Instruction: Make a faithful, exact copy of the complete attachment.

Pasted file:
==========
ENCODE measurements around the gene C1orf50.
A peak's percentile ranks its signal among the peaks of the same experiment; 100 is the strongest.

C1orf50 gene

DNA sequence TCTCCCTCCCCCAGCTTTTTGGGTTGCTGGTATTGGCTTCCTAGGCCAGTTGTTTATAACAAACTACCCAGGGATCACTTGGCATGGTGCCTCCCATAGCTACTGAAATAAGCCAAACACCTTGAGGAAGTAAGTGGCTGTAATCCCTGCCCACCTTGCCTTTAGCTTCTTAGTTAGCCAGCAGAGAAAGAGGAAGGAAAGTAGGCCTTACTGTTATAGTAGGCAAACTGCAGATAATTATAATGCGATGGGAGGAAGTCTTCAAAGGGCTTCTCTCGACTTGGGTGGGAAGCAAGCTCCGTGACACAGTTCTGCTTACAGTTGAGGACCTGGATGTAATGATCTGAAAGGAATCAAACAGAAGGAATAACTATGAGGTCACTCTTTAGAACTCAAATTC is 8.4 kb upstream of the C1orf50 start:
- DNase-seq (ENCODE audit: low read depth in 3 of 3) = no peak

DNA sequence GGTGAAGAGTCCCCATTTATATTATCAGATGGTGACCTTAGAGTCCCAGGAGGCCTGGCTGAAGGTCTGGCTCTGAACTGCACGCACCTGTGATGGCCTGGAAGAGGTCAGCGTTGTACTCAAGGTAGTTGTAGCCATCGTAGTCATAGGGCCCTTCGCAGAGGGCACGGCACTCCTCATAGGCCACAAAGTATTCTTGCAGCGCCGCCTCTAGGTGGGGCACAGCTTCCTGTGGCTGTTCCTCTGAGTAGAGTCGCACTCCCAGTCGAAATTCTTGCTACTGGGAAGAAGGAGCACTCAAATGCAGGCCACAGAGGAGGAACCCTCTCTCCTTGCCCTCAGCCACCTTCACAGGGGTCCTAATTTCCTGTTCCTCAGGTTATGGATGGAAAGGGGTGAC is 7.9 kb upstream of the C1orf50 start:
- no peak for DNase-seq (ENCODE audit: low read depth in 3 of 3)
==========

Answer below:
ENCODE measurements around the gene C1orf50.
A peak's percentile ranks its signal among the peaks of the same experiment; 100 is the strongest.

C1orf50 gene

DNA sequence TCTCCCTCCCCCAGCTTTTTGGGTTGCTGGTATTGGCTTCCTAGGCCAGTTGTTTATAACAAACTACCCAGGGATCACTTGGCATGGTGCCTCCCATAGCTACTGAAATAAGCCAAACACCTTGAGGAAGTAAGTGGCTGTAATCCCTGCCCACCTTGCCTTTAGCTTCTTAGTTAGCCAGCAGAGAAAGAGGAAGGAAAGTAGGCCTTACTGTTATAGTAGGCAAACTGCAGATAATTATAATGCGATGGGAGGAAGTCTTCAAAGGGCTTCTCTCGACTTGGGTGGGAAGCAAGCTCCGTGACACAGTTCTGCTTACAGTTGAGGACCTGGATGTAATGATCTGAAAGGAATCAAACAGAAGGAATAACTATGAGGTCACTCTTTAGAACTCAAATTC is 8.4 kb upstream of the C1orf50 start:
- DNase-seq (ENCODE audit: low read depth in 3 of 3) = no peak

DNA sequence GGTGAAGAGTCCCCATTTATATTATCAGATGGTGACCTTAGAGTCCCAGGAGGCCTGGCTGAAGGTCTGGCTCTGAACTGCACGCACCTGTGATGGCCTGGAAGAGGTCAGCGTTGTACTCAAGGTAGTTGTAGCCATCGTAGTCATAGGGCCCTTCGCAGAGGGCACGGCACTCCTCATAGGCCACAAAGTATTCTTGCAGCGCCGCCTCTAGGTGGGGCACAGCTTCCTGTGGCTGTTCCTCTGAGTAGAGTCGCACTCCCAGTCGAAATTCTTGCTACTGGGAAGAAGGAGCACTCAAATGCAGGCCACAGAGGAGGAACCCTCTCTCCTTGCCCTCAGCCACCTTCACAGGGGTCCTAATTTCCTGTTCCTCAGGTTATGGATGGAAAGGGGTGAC is 7.9 kb upstream of the C1orf50 start:
- no peak for DNase-seq (ENCODE audit: low read depth in 3 of 3)